World famous rocks stolen from Portrush

Published Friday, 11 July 2014
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Sixteen pieces of rock have been stolen from a world renowned Co Antrim nature reserve.

World famous rocks stolen from Portrush
An image of the damaged rocks on the north coast. (© UTV)

It is believed the stolen rocks contained hugely significant examples of ammonite fossils, a now extinct group related to squids.

Some geologists regard the rocks at Portrush as the single most important geological locality in the world.

The site, which is also an Area of Special Scientific Interest, is world-renowned for its role 200 years ago in understanding how certain types of rocks were formed.

The sedimentary rock dates back to the Jurassic age, but had been altered to look like basalt by the later development of the Portrush Sill, a huge mass of igneous rock that the town is now built on.

Environment Minister Mark H Durkan said that the reasons behind the theft are unclear - but the rock samples may have been taken for research purposes, for commercial sale or for a private collection.

"I am extremely annoyed at the thoughtlessness of the person or people who have damaged the Nature Reserve at Portrush.

"Their selfishness has spoiled the experience of other visitors to this important site, some of whom come from overseas specially to visit it. I expect members of the public to respect this Reserve and other aspects of our natural heritage and hope that anyone with information on this theft will contact the PSNI or Northern Ireland Environment Agency (NIEA)."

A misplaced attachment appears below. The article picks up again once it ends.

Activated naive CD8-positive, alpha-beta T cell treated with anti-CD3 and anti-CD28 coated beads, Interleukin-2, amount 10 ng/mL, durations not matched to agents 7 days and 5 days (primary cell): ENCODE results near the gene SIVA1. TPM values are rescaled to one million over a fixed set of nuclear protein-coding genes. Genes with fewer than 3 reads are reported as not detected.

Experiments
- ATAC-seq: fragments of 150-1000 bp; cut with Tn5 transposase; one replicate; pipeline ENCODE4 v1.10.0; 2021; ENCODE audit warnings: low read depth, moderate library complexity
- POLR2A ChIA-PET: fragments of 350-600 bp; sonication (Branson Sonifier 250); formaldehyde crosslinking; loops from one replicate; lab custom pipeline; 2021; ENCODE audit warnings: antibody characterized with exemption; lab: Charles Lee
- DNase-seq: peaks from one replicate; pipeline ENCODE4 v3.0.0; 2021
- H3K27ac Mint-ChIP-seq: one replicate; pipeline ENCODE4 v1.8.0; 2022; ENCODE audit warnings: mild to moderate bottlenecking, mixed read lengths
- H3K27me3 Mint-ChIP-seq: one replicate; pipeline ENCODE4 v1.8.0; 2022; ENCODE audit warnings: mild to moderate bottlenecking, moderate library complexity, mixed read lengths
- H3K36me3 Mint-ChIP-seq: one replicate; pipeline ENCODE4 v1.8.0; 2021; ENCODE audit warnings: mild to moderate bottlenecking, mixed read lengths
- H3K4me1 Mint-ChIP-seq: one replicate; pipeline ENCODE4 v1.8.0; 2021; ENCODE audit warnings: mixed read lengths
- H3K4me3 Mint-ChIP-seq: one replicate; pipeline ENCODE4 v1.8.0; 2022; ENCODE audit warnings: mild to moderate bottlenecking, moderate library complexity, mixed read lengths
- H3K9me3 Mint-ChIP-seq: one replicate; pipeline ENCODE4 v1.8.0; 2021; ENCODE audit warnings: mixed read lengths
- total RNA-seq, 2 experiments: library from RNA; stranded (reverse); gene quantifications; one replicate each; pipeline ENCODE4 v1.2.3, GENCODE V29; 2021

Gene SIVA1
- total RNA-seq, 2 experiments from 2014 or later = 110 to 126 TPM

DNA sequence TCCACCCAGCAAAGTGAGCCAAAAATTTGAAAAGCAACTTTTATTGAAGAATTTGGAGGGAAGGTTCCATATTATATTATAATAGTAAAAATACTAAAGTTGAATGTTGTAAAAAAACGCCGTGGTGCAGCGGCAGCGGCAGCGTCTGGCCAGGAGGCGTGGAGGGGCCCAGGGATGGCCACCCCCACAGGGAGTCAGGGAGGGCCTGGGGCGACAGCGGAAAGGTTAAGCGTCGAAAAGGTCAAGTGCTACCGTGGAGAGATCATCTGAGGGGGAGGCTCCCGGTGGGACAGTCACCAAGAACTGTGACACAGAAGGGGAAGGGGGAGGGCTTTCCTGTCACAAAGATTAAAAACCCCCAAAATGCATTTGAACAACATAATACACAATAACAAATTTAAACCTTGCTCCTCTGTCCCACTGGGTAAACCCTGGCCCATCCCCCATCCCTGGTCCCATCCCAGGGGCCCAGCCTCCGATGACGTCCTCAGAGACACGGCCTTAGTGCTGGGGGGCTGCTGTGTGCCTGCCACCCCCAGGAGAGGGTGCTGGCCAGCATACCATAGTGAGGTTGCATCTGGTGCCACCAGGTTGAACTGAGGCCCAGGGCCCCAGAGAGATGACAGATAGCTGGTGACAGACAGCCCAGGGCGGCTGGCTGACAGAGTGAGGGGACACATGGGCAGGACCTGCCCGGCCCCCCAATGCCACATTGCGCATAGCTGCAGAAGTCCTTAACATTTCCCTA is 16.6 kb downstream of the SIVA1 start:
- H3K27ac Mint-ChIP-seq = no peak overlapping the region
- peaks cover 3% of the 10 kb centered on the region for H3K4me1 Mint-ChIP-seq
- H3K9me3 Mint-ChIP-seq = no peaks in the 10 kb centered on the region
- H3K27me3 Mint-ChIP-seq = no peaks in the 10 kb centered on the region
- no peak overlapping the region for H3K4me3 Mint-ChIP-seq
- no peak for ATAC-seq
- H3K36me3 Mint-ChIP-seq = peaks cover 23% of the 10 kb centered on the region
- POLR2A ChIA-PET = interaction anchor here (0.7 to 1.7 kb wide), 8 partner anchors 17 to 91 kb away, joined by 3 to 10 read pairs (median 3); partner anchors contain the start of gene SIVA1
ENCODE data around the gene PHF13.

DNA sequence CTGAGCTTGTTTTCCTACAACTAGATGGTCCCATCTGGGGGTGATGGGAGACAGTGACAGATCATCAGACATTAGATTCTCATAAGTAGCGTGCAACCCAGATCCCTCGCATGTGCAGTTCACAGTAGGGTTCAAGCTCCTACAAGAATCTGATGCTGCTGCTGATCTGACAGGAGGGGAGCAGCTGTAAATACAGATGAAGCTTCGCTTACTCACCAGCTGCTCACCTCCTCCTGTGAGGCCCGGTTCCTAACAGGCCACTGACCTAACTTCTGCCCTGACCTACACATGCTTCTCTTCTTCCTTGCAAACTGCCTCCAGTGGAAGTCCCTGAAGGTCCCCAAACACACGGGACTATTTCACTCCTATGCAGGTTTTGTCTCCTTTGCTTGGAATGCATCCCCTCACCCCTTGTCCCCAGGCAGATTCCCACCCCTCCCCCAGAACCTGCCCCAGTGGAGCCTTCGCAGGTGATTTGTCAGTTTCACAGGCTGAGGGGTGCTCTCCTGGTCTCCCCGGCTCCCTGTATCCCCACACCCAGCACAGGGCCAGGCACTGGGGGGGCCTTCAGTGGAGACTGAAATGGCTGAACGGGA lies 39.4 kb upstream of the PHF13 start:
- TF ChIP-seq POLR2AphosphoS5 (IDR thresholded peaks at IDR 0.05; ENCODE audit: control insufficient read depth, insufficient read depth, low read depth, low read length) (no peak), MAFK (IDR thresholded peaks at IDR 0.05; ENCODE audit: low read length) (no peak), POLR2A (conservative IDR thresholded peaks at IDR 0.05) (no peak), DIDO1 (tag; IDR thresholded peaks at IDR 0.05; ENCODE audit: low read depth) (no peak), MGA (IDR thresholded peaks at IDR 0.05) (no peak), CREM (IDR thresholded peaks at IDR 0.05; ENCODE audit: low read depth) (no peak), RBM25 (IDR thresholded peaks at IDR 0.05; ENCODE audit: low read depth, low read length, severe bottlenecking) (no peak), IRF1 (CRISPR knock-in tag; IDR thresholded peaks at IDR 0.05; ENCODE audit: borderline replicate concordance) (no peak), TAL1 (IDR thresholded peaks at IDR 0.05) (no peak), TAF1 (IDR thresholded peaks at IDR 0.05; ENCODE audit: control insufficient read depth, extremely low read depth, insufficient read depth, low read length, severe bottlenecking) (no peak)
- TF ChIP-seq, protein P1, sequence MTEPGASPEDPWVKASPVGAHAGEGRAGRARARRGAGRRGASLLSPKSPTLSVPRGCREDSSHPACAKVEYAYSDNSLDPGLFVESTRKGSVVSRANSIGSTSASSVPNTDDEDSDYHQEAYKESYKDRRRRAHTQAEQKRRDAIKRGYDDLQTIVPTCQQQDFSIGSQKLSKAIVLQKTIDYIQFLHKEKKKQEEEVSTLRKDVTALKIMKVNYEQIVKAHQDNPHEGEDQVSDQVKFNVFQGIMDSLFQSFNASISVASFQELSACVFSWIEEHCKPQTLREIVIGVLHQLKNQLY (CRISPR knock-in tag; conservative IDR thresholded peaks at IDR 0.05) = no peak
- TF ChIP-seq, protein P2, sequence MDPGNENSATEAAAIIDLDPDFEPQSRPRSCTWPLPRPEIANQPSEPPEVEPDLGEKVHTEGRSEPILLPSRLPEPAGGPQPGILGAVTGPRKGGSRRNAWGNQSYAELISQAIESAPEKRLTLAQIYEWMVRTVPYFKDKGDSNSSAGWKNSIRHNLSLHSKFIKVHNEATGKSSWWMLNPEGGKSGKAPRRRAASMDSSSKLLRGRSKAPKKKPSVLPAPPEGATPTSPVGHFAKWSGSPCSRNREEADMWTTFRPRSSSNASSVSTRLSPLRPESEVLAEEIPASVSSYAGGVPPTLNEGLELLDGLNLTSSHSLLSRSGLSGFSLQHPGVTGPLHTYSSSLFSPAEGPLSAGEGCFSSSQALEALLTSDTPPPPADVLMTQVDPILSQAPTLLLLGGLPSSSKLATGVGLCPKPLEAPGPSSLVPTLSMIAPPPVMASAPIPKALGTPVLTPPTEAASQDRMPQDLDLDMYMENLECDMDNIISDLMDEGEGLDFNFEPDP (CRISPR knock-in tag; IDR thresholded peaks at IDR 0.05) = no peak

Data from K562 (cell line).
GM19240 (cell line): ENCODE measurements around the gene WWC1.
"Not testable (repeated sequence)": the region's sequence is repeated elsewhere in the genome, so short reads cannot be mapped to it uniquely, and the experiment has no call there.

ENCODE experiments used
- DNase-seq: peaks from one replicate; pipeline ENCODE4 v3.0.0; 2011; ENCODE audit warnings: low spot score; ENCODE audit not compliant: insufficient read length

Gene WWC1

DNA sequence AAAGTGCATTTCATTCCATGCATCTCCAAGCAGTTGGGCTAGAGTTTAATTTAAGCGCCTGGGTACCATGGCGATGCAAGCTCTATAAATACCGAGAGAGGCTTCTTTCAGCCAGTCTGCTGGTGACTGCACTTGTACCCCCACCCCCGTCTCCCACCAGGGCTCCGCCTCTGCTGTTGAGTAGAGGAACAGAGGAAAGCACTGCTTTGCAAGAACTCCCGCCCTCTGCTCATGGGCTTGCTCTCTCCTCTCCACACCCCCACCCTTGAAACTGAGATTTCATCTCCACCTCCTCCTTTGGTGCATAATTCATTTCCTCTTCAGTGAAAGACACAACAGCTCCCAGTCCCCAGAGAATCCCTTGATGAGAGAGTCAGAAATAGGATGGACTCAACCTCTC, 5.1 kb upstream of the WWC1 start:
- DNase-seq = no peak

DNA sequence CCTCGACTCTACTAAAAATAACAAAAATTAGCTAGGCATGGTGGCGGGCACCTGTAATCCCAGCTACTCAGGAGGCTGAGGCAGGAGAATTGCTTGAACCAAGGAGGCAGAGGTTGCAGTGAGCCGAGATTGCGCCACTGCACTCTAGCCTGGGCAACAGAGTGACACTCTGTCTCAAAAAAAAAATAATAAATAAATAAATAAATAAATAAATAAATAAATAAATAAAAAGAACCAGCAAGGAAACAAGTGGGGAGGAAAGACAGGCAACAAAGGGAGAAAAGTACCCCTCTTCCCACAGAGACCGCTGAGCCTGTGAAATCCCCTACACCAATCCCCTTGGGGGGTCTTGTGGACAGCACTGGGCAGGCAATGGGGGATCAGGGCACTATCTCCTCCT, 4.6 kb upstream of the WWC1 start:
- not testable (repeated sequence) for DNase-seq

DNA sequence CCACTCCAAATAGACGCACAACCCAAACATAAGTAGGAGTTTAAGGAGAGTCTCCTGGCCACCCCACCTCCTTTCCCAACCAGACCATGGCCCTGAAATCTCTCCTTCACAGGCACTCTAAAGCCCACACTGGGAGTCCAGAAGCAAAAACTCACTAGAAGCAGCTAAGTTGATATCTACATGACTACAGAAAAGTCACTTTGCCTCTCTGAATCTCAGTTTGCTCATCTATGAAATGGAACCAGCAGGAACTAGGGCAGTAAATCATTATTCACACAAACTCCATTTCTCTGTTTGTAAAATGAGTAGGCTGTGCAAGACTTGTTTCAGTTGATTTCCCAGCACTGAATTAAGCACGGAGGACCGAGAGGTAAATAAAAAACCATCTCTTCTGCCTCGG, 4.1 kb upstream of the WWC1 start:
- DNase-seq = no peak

Because of its historical importance Portrush National Nature Reserve has become a place of 'pilgrimage' for geologists and an important educational site for geology students.

Mark H Durkan, Environment Minister

"The damage caused by the thieves will mean that visitors to the Reserve will be hard-pressed to locate the fossils which made it famous. The professional geological community will be outraged at what has happened here."

He said: "The fossils themselves tend to be of poor quality and are of little commercial value. Their importance lies in the false impression that they gave of fossils in igneous rock."

The Minister said that the PSNI will be asked to investigate.

© UTV News
Comments Comments
Laura in Belfast wrote (204 days ago):
To james in portglenone, get a life and talk about the matter the discussion is about instead of mocking people who may not have had as good an education as you obviously think you have had. Remember you are no better than anyone else, no matter what you think
Robert in San Diego wrote (204 days ago):
My outrage is tempered by the reality that this outcrop is apparently being naturally eroded by wave action. There was an outcrop on a beach in my county that had very interesting fossils and amber (that was protected from collection) but in just a few years, it has all been eroded away. Nothing was collected or preserved, so now we have nothing. My grandchildren only have my stories as they play in the sand where once there was an outcrop.
Daniel in Portrush wrote (204 days ago):
Only rocks? Sounds like thats what some people have between their ears!
Brian in Belfast wrote (204 days ago):
They're only rocks.
James in Portglenone wrote (205 days ago):
Does UTV not have a standard primary 6 spelling test to check that you can spell basic words such as ridiculous and seriously before you are allowed to contribute to its discussion forums - obviously not !
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